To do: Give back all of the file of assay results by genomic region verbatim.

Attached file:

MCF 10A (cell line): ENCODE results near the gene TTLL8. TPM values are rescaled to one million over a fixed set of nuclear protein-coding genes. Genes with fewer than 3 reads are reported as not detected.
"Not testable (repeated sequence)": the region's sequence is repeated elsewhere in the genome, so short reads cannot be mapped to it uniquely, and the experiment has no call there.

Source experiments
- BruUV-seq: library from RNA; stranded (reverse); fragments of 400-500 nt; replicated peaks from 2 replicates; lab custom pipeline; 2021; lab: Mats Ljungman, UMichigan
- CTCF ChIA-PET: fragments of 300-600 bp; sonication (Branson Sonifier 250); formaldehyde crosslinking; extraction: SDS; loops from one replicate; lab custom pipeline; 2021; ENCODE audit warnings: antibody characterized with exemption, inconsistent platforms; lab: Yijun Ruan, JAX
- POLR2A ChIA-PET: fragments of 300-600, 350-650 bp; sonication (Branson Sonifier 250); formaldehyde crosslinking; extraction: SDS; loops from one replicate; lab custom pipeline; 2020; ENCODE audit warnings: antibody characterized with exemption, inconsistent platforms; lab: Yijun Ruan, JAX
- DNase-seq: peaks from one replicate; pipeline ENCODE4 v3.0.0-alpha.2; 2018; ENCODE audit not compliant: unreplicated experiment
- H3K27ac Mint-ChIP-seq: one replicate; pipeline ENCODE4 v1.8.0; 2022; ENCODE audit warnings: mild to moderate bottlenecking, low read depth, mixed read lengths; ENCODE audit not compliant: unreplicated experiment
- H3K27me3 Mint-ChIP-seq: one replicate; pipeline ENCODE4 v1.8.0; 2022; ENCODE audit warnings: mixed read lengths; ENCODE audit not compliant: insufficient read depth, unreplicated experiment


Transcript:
MCF 10A (cell line): ENCODE results near the gene TTLL8. TPM values are rescaled to one million over a fixed set of nuclear protein-coding genes. Genes with fewer than 3 reads are reported as not detected.
"Not testable (repeated sequence)": the region's sequence is repeated elsewhere in the genome, so short reads cannot be mapped to it uniquely, and the experiment has no call there.

Source experiments
- BruUV-seq: library from RNA; stranded (reverse); fragments of 400-500 nt; replicated peaks from 2 replicates; lab custom pipeline; 2021; lab: Mats Ljungman, UMichigan
- CTCF ChIA-PET: fragments of 300-600 bp; sonication (Branson Sonifier 250); formaldehyde crosslinking; extraction: SDS; loops from one replicate; lab custom pipeline; 2021; ENCODE audit warnings: antibody characterized with exemption, inconsistent platforms; lab: Yijun Ruan, JAX
- POLR2A ChIA-PET: fragments of 300-600, 350-650 bp; sonication (Branson Sonifier 250); formaldehyde crosslinking; extraction: SDS; loops from one replicate; lab custom pipeline; 2020; ENCODE audit warnings: antibody characterized with exemption, inconsistent platforms; lab: Yijun Ruan, JAX
- DNase-seq: peaks from one replicate; pipeline ENCODE4 v3.0.0-alpha.2; 2018; ENCODE audit not compliant: unreplicated experiment
- H3K27ac Mint-ChIP-seq: one replicate; pipeline ENCODE4 v1.8.0; 2022; ENCODE audit warnings: mild to moderate bottlenecking, low read depth, mixed read lengths; ENCODE audit not compliant: unreplicated experiment
- H3K27me3 Mint-ChIP-seq: one replicate; pipeline ENCODE4 v1.8.0; 2022; ENCODE audit warnings: mixed read lengths; ENCODE audit not compliant: insufficient read depth, unreplicated experiment